the suit was begun (as the fact was) :more than 6 months after the 90 expired, when the debt became due. The court held the provision binding. There are many other cases where a twelve-months and six-months limitation have been sustained ; but in all cases I have been able to find, excepting two, where the question has 'been raised, the six months or twelve months have been held to ,run from the time the cause of action accrues, and not from the time of th:e loss. Such a oonstruction seems to be unavoidable in order to give, the assured any reasonable time after the debt become,s ,due in which to bring his action. The company having secured itself against action brought for 60 days after the amount' of .loss is fixed. by arbitration, it could hardly have been within the contemplation of the parties that this same 60 days, should constitute a part of the during which the remedy is six months which the assured, is to have in which to bring his action. Indeed, is no legal liability until the 60 days have expired, and certainly there could be no great propriety in providing for a time for bdnging the action which should cover a period when there was no legal liability on the part of the company to be sued. It .would be something more than absurd to give the insured six months in which to bring action, and at the same time provide that a large part or the whole of the time ao given should be taken up by a period when there is no legal liability:, and, no action can be brought. It would savor too much of cutting oft', the remedy entirely. Such a construction would make the different provisions as to time wholly inconsistent with one another. It is, I think; more ,rational to say,considering these provisions as to time altogether, that what the parties contemplated was that, after the loss became due and payable, the ,assured should have six months within any part of which time be might bring his suit. Such a construction preserves the rights and remedies of the parties, and does justice tc both.; while the other construction might in many cases, without any fault on the part of the assured" cut oft' his remedy by, giving him ne. time, or an unreasonably short one, in which to assert it, which the law would not allow, as being against public policy. The language of these provisions is that of the company; and, if there is any uncertainty about the meaning, it should, be Gonstrued most strongly against the party using it, and in favor of the assured as he might be reasonably presumed to have understood it. See the following leading cases, where the same construction has been placed upon similar provisions: Barber v. Fire & Marine In8. 00'. of Wheeling, 16 W. Va. 658; Chandler v. St. paUl Fire & Marine Ina. Co., 21 Minn. 85; Steen v. Niagara Fire 1m. Co., 89 Y. 315; Spare v. Home Mut. Ins. Co.,:17 Fed. Rep. 568; Hay v. Star Fire Ina. Co., 77 N,. Y. 235; Mayor of New York v. Hamilton Fire In8. Co., 39 N. Y. 45; Ellis v. Council Blttff8 Ina. Co. ,64 Iowa, 507, 20 N. W., Rep. 7-82; Longhur8ty. Star Ina. Co., 19 Iowa, 364; HennW!ey v. Manhattan Firein8. Co., 28 Hun, 98. We have been referred by defendant's counsel to a manuscript opinion by Judge McALLISTER in the appellate court for the First Illinois dis-
FRIEZEN tI. ALLEMANIA FIRE INS. CO.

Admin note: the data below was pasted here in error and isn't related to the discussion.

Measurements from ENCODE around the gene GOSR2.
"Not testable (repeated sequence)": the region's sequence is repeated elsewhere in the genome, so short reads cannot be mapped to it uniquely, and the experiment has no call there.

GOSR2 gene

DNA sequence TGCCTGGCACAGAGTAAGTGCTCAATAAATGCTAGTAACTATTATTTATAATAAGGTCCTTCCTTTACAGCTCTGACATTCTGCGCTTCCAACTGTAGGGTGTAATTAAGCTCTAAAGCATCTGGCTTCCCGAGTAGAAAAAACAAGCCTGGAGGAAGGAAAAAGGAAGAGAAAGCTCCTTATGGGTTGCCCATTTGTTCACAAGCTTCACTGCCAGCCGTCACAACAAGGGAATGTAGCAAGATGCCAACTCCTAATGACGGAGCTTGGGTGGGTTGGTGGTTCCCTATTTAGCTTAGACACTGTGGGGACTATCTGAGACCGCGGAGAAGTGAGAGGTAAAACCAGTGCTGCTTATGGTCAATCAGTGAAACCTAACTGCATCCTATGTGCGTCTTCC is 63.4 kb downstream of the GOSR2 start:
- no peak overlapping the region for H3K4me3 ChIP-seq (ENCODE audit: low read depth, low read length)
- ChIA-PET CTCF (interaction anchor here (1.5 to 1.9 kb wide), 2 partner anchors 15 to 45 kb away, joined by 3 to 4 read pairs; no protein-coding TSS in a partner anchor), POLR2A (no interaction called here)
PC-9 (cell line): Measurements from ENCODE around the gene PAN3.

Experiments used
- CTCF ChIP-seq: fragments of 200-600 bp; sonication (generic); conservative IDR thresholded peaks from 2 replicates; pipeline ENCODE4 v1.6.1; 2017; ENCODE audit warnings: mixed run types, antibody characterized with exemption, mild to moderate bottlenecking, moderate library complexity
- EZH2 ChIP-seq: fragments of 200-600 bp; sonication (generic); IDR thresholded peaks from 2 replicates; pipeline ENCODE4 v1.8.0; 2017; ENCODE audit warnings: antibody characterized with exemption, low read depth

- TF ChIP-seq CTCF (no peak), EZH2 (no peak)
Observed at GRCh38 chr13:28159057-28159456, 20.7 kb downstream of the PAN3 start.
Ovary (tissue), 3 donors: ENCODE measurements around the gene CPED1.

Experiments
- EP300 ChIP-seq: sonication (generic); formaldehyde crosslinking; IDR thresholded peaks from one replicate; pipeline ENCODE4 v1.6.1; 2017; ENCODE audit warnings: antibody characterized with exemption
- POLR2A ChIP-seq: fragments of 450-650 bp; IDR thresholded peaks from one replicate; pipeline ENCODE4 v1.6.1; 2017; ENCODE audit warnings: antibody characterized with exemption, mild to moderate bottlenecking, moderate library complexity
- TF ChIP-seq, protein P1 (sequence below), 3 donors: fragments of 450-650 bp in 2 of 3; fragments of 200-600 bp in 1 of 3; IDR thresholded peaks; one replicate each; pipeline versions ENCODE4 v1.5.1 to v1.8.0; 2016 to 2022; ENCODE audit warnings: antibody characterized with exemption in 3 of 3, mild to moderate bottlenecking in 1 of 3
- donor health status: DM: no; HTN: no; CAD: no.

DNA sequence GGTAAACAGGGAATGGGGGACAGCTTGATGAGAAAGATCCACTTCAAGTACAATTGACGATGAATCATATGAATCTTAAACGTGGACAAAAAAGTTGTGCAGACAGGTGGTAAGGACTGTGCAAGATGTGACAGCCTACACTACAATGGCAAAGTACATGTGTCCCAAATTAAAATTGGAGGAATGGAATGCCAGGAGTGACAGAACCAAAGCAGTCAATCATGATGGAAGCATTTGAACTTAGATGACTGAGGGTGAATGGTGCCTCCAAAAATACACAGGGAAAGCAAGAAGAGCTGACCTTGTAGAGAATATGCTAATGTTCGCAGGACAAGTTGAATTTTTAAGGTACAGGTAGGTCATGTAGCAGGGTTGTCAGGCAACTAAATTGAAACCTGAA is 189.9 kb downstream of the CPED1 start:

trict, in the case of A7Zernania Ins. Co. v. Litfle, in an action upon a pot. icy like the one in suit, and issued by the same company, where a different ruling was had, though this precise question does not seem to have been presented. In that case the fire occurred on August 23d. The action 'was begun February 24th following,six months and one day after the fire. The trial court was asked by the defendant company to instrnct the jury that if they believed from the evidence that the property was destroyed bY'fire, and that such fire occurred on the twentythird day of August, and that suit was not commenced until the twentyfourth of February, then the plaintiff could not l'ecover. This instruction thecoun refused to give as asked, but modified it, by telling the jury th4l.t what the facts were as to when the fire occurred, and when the property was destroyed, must be determined by the jury by a consideration of all .the evidence in the case. A verdict being found for the plaintiffj the appellate court reversed the case, holding that the instruction asked by the defendant should have been given; that the six months began to run from the day the fire first occurred, August 23d, and that there was no question to submit to the jury as to when the property was destroyed. and that the instruction given on that question was erroneous. Probably the reason why the question raised in the case at bar was not presented to the court, and decided in the Case of Little, was that the supreme court of Illinois, in the case of Johnson v. Humboldt Ins. Co., 9Ill!. 92, had already decided the same question adversely to the construction now contended for by the assured, which decision was bindil}gon the appellate court. That case and the mse of .Fullam v. }lew York Union Ins. Co., 7 Gray, 61, are the only ones I have been able to find, though there may be. others, which hold that the claUSE: limiting the time for bringing the action should receive a literal constructionaceording to its plain meaning standing alone, and without reference to the other provisions bearing on the question of time. They are both 'expressly disapproved by the New York court of appeals in Steen v. Niagara Fire Ins. Co., 89 N. Y. 315. And the Illinois case is disapproved in Barber v. Fire kMarine Ins. 00., 16 W. Va. 658. The court in each of those cases appear to have followed the usual rule of interpretation that a provision of a written instrument is to be construed according to the natural and plain meaning of the words, without reference to another qualifying rule that .where there are different clauses which, according to such rule of interpretation, would be in conflict with each other, they should all be construed together, and such a construction given them, jf possible, as will give proper effect to each part. without doing violence to either. 2. WaR the policy made void by the mortgages upon the personal property, one executed before and the other after the risk was taken? It seems quite evident, as was said by the court in Commercial Ins. Co. v. Spankneble, 52 Ill. 53, that a party claiming such a forfeiture is stricti juris, and must bring himself strictly within the clause of forfeiture to "lefeat the right. These various provisions in the policy, bristling with conditionsintended to hedge the right of the underwrit:ers, and contained